Dec. 11, 2012
In Praise of Hands
It's not just the people
who live in the city
who've lost the thread
that ties them to the woven
world of stones and earth,
fields alive with pollen and wings.
Who among us understands
how oceans rise and fall,
currents swirling around the planet
with messages in bottles
floating on the water.
When the tide is out
we can go to the shore
dig clay with our bare hands
and make something beautiful from it,
a vessel with thin walls
that holds a canyon.
In both hands, like an offering,
we can hold the memory
of eroded stones and earth,
eons contained in this empty bowl.
We can fill it with water
that reflects the sky that has
witnessed everything since
time began, we can drink and be blessed,
clouds gathering over us.
It's the birthday of American short-story author Grace Paley (books by this author), born in New York City (1922). She grew up in an immigrant neighborhood in the Bronx, where she was surrounded by a wide variety of languages. Her own parents spoke Yiddish and Russian at home, and English in public. She loved to hear the different tongues, and especially loved listening to all the gossip, but when she first started writing poetry, she wrote in a formal, stilted British style because she thought that's what poems were supposed to sound like. Then, in college, she met W.H. Auden and he agreed to read her work. She later recalled: "We went through a few poems, and he kept asking me, 'Do you really talk like that?' And I kept saying, 'Oh yeah, well, sometimes.' That was the great thing I learned from Auden: that you'd better talk your own language."
She wrote while her children were at school, and eventually moved from poetry to fiction. She wrote three stories and showed them to her friend, who happened to be married to an editor at Doubleday. He told her that if she could write seven more, he would publish the collection. Her first book was The Little Disturbances of Man (1959), and it was full of the voices of the immigrant women in her Greenwich Village neighborhood. She only wrote three books in all, but she was always busy doing something: teaching, or giving talks, or engaging in political activism.
Today is the birthday of novelist Jim Harrison (books by this author), born in Grayling, Michigan (1937). He was a big reader as a kid, but he was more interested in religion and spirituality than he was in writing. That all changed dramatically when he was a teenager. "Up to sixteen I wanted to be a preacher, and then one day I did a whirlwind: I jumped from Jesus to John Keats in three days," he later said.
He started out as a poet, and published his first book, Plain Song, in 1965. A few more poetry books followed; then, in 1970, he was hunting and he hurt his back so badly that he had to stay in bed for months. His friend Thomas McGuane told him he should try writing a novel, so he did, and it was Wolf: A False Memoir (1971). Legends of the Fall (1979), a collection of three novellas, was his first major success, and though he's written several more novels, he still considers himself a poet first.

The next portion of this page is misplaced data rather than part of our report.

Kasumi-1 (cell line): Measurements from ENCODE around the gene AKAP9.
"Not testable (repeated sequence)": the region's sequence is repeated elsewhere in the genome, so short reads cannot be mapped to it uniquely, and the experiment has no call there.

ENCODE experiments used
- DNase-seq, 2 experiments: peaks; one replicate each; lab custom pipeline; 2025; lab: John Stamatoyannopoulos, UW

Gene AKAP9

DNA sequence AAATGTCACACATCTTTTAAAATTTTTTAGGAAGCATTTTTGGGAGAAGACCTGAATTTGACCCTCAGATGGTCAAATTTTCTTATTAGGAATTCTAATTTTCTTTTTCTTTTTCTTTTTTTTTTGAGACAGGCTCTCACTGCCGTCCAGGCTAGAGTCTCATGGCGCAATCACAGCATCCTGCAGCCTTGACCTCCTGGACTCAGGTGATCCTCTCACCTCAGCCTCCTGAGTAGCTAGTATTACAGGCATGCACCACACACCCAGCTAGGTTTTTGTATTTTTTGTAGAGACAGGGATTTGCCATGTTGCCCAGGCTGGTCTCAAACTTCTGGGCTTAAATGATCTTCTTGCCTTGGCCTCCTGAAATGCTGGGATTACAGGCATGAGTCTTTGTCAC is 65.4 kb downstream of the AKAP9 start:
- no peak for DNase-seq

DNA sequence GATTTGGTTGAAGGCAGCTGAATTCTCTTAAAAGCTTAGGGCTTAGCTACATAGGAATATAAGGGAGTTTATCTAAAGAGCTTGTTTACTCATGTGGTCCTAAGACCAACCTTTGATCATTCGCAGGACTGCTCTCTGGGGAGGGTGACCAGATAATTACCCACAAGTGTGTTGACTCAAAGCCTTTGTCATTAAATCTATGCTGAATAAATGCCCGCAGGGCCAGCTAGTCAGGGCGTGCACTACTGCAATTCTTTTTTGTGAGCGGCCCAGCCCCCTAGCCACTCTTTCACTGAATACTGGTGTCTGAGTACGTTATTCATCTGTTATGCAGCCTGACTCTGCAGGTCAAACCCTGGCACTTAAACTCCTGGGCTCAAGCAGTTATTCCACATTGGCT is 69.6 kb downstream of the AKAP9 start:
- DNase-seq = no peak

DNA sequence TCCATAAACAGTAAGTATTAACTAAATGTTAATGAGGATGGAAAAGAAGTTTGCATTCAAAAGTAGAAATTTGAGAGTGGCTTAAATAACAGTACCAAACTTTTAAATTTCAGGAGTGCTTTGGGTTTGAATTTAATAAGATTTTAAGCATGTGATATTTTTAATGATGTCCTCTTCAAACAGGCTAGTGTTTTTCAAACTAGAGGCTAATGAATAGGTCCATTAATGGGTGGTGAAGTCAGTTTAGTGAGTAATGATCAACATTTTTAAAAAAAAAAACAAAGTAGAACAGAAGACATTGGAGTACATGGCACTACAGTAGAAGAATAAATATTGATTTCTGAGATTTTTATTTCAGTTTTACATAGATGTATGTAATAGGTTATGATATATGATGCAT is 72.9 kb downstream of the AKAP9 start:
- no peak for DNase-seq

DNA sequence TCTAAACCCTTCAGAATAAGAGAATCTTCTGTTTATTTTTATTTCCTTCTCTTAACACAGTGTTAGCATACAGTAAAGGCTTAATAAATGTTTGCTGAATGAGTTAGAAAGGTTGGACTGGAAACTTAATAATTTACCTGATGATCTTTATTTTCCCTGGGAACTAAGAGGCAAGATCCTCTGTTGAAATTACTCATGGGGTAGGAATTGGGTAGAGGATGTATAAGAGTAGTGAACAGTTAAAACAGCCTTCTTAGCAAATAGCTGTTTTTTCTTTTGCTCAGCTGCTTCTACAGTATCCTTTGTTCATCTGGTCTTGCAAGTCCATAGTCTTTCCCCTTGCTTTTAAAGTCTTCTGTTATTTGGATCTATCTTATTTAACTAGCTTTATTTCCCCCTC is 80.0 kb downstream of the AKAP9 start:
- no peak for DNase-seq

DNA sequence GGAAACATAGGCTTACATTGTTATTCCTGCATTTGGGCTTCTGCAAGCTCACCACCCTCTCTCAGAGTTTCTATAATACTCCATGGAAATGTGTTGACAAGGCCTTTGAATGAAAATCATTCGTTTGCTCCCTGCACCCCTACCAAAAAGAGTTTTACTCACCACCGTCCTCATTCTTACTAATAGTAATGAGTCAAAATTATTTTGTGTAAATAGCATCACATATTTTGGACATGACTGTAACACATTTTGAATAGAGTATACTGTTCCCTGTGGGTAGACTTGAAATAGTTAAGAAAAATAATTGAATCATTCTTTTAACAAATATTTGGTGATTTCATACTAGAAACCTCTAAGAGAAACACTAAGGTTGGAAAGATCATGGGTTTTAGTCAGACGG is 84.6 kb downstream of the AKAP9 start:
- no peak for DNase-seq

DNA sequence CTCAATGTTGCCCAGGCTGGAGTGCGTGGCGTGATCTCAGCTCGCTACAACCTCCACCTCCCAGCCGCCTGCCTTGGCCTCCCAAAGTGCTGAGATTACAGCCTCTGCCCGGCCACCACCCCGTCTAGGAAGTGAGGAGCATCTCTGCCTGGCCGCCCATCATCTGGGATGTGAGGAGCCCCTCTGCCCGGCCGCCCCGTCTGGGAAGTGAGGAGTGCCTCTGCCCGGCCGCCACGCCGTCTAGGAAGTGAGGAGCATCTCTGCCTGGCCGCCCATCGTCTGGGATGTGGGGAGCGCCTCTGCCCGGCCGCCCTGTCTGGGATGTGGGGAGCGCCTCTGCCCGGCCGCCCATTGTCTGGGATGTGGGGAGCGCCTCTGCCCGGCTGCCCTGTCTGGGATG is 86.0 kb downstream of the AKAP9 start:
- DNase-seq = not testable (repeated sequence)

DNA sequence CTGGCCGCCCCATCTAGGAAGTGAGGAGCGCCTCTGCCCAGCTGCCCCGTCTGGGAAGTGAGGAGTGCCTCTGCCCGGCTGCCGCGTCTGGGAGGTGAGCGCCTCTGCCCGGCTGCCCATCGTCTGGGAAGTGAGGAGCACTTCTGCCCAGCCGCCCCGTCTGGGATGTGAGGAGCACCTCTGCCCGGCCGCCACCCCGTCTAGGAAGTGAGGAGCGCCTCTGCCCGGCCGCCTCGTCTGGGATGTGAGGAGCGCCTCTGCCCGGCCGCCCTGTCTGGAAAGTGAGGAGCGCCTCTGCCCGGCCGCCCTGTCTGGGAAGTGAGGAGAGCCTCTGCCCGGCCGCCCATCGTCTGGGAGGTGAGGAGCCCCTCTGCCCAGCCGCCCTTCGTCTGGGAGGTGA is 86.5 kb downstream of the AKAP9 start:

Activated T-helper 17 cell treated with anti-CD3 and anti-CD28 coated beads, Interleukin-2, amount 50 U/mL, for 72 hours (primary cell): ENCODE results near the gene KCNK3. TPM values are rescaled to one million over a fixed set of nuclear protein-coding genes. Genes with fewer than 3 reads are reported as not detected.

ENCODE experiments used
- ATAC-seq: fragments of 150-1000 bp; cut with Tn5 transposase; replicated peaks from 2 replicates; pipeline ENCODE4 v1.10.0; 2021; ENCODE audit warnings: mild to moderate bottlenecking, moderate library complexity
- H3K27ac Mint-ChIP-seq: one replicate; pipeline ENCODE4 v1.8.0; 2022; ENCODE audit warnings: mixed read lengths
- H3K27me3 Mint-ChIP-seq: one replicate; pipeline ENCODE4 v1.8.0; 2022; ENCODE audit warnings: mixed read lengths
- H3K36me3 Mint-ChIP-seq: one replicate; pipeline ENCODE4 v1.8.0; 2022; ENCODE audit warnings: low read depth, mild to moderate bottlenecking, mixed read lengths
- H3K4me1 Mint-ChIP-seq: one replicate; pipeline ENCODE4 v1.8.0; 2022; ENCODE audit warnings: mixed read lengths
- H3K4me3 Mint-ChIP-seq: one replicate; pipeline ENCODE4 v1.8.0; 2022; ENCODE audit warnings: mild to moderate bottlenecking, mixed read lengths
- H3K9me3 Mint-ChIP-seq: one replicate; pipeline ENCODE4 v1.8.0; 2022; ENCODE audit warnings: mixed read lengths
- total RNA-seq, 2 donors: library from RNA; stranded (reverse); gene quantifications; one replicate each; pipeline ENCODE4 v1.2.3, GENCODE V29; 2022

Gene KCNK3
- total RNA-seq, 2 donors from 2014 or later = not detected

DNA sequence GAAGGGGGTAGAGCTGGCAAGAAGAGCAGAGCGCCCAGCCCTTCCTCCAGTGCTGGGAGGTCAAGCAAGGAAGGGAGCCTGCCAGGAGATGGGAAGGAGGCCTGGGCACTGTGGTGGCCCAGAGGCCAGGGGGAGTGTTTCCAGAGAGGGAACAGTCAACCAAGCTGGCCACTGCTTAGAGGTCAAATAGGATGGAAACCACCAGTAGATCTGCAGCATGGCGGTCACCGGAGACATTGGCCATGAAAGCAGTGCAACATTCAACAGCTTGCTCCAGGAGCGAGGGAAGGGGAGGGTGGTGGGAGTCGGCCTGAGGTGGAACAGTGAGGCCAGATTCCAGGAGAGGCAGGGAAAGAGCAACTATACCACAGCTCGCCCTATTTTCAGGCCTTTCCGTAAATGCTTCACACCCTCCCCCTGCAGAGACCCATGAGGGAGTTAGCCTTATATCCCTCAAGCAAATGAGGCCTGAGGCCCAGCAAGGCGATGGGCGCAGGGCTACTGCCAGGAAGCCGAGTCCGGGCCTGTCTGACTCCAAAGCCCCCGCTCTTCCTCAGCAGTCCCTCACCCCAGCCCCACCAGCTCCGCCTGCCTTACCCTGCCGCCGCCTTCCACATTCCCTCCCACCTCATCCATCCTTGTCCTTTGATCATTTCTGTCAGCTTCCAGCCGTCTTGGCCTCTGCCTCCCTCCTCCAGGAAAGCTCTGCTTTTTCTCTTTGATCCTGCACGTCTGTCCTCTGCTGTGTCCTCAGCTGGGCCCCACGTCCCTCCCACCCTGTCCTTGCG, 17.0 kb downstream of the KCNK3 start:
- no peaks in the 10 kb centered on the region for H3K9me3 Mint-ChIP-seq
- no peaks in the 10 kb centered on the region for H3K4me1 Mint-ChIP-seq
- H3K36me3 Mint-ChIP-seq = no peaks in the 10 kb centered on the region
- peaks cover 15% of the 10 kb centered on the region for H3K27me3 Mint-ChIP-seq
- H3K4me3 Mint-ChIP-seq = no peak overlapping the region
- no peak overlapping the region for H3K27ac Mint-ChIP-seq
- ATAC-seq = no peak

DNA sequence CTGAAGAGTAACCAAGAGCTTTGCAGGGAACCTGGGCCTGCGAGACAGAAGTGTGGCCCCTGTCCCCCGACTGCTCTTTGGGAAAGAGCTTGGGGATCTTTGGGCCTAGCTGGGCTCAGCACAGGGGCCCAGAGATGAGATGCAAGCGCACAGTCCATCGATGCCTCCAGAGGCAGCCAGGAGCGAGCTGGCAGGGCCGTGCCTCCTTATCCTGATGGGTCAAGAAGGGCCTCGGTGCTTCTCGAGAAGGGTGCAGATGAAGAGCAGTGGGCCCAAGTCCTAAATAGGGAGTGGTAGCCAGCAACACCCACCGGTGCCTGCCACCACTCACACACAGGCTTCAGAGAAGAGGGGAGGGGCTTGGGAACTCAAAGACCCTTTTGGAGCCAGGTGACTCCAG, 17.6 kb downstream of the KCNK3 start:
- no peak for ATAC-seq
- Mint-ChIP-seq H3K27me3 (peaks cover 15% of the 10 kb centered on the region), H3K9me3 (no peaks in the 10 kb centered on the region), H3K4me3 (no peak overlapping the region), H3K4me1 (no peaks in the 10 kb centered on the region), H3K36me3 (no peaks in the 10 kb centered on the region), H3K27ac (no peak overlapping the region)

He published two books last year (2011): The Great Leader (a novel), and Songs of Unreason (a book of poems).
It's also the birthday of the man who prompted Harrison to write that first novel: Thomas McGuane (books by this author), born in Wyandotte, Michigan (1939). As a kid, he had plans to become a scientist and study fish when he grew up. Then, at 10, he changed his mind and decided to become a writer instead. So he and one of his friends tried to co-write a novel, but they came to blows over the description of a sunset, and that was the end of that particular project. McGuane's first novel, The Sporting Club, came out in 1969. His 10th novel, Driving on the Rim, came out last year (2011).
He lives on a ranch in Montana, and he's the only member of the American Academy of Arts and Letters who is also in the National Cutting Horse Association's Hall of Fame, but he doesn't consider himself a real rancher. "All the ranchers I know have had back surgery, operations on their rotator cuffs," he said. "They all have new knees. I'd like to think I belong to that breed, but I don't."
The United Nations created UNICEF on this date in 1946. The acronym originally stood for United Nations International Children's Emergency Fund; the organization is now called the United Nations Children's Fund. UNICEF provided food, clothes, and medical aid for children in countries devastated by World War II. Once the immediate post-war crisis was over, UNICEF began providing humanitarian aid in troubled and developing nations. It's now an advocate for children's nutrition, health, and education in a broader sense.
Be well, do good work, and keep in touch.®